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Taiwan appeals court bars release of ex-president charged with corruption

[JURIST] The Taiwan High Court [official website] on Sunday overruled a district court decision to release former Taiwanese president Chen Shui-bian [BBC profile; JURIST news archive] pending his trial on corruption charges, citing risks of flight, collusion and interference with other witnesses. The Taipei district court’s decision to release Chen was originally overruled on December 17 by the High Court. Sunday’s reversal was a response to a second ruling by the district court, on December 25, to release Chen without bail on his own recognizance. The former president was indicted by Taiwanese prosecutors [JURIST report] earlier this month on charges of corruption, including embezzlement, receiving bribes, forgery, and money laundering. His wife, his son and daughter-in-law, three former presidential aides, and eight other associates and family members were also indicted.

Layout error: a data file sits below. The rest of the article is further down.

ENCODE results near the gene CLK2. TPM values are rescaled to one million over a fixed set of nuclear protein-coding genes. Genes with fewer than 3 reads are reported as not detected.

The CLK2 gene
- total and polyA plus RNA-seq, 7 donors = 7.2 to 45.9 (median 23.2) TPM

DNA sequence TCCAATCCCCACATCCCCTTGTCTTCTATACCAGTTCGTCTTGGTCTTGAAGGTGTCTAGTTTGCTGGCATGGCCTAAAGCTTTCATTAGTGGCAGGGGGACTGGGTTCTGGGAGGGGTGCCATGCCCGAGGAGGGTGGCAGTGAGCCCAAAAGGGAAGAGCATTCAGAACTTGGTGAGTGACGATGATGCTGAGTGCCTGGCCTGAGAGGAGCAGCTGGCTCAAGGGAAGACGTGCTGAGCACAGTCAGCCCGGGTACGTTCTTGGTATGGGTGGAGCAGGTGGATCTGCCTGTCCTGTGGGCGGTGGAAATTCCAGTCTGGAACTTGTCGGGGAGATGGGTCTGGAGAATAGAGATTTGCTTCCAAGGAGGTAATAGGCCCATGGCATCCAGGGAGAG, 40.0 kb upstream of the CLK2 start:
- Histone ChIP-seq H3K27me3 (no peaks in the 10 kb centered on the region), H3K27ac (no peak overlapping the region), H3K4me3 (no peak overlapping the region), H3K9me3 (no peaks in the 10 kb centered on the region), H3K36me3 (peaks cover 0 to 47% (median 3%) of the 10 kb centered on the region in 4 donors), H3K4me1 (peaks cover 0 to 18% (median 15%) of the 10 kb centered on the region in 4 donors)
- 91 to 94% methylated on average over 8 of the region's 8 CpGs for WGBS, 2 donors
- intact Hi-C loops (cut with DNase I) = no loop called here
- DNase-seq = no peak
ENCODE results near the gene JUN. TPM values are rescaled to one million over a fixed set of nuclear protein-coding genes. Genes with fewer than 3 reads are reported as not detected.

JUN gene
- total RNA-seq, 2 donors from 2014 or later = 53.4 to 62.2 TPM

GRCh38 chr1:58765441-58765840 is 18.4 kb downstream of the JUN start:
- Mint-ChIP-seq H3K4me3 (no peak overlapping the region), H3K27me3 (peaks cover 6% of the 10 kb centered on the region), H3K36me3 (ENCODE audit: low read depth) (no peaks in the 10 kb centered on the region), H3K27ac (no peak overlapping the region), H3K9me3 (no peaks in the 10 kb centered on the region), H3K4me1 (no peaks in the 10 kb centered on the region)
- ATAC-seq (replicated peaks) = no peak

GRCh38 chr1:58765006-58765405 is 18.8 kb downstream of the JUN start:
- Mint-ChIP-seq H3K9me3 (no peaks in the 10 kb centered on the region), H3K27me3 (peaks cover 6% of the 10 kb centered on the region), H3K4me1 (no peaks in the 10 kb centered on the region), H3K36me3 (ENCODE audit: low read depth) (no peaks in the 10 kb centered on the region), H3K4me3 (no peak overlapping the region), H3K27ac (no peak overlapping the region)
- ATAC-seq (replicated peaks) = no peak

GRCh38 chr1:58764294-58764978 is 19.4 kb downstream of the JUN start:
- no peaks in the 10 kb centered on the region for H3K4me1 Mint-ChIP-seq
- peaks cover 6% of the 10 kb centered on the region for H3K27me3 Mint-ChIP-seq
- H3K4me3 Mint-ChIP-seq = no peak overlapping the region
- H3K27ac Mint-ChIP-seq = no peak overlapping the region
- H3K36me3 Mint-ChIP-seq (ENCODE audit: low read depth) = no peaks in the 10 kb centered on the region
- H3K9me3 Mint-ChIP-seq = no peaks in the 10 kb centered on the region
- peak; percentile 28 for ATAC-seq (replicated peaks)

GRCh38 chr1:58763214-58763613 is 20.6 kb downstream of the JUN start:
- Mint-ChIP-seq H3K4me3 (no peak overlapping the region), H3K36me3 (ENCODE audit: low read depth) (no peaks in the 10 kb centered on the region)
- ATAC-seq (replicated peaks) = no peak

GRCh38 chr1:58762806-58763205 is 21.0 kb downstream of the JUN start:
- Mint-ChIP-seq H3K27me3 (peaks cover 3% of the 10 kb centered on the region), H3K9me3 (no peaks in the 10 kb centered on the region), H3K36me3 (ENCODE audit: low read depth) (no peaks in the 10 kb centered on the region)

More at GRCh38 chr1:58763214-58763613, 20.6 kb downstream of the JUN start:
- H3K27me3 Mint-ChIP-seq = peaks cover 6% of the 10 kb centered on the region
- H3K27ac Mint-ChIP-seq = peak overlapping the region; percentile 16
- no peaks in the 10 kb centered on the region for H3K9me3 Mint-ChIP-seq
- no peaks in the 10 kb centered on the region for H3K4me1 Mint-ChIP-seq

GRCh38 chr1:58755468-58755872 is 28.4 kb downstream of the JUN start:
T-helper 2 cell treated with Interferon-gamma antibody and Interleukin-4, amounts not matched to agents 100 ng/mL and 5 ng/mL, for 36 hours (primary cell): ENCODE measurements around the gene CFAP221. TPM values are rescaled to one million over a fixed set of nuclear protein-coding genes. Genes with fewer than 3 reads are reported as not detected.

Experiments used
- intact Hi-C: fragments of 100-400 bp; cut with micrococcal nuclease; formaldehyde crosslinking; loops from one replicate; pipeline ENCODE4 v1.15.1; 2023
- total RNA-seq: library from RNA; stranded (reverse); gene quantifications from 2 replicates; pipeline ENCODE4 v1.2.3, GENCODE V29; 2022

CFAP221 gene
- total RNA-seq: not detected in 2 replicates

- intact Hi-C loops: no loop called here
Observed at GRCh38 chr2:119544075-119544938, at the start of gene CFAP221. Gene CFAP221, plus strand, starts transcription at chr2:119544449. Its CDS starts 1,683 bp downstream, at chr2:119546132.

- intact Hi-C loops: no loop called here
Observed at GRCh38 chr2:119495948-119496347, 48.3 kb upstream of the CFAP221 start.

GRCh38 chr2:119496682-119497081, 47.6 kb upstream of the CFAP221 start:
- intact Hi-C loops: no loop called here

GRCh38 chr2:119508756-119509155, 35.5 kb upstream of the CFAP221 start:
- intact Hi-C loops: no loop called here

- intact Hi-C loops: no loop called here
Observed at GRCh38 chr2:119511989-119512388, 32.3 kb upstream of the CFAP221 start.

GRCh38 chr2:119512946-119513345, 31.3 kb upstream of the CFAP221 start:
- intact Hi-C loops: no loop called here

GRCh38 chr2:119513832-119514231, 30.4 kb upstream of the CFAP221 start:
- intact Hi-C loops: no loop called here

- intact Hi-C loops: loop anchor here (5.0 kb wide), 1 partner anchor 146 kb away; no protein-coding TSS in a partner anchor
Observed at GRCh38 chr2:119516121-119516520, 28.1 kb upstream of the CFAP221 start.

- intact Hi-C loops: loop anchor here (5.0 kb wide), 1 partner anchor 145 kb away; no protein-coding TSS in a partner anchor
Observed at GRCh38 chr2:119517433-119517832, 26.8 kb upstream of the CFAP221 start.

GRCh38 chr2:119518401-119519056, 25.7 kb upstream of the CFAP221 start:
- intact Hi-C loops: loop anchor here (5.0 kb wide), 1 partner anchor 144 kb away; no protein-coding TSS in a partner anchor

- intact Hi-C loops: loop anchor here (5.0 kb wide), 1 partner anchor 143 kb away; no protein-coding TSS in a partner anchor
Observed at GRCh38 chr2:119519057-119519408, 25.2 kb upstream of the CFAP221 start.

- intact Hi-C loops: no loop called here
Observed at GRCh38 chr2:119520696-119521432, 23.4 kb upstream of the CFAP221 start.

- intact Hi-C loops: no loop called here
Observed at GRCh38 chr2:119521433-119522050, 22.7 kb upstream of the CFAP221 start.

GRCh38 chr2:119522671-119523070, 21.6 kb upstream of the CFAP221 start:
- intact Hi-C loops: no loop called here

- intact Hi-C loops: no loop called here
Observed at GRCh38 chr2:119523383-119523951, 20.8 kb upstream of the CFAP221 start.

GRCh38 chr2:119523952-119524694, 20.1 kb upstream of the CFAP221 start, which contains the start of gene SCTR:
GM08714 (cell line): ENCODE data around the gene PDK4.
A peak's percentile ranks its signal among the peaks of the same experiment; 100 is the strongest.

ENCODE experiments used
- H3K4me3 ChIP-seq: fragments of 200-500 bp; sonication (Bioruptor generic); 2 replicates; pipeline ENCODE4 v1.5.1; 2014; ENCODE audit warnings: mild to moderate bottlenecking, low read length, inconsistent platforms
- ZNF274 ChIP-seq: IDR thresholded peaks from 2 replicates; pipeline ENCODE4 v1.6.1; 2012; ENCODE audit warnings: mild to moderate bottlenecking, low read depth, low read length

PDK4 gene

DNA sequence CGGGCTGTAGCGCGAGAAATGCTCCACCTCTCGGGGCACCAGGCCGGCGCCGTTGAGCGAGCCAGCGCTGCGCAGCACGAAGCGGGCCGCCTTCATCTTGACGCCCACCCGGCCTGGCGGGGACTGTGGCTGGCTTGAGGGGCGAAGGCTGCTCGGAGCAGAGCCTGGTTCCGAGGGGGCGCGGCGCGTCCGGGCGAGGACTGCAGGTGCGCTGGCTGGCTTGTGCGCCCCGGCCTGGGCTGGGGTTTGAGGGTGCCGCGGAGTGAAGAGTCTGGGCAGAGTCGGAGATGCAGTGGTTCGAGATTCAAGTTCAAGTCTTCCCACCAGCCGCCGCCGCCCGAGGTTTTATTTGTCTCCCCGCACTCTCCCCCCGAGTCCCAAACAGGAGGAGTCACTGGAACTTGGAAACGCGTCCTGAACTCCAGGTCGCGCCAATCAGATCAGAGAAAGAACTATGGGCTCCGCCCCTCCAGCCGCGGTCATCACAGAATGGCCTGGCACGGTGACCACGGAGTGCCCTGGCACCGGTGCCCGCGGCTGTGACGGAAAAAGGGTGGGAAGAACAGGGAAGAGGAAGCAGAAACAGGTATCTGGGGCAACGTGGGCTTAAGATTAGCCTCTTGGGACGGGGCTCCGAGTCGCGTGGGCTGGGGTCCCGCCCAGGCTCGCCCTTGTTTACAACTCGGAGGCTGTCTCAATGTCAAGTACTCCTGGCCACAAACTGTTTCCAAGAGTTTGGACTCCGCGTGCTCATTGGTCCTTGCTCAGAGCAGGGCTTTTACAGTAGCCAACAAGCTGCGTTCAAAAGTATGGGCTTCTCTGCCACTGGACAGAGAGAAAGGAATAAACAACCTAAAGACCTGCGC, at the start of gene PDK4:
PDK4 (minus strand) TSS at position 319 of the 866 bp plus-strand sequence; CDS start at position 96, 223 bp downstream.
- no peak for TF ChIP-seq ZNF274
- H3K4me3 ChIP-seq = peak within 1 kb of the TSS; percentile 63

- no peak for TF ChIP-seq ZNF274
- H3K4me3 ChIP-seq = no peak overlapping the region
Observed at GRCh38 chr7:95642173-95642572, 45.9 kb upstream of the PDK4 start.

Chen has been detained since his November arrest [JURIST report] on suspicion of embezzling money from the state affairs fund. While in prison, Chen later went on a hunger strike and was hospitalized [JURIST reports]. Chen, the former leader of the now-opposition Democratic Progressive Party (DPP) [party website, in Mandarin] who resigned the presidency in May 2008, has maintained his innocence and has said that the investigation of his conduct is a political attack by members of the ruling Kuomintang Party [party website]. Chen spent eight months in prison twenty-one years ago for defaming Nationalist leaders. In September, he was cleared [JURIST report] on more recent defamation charges.

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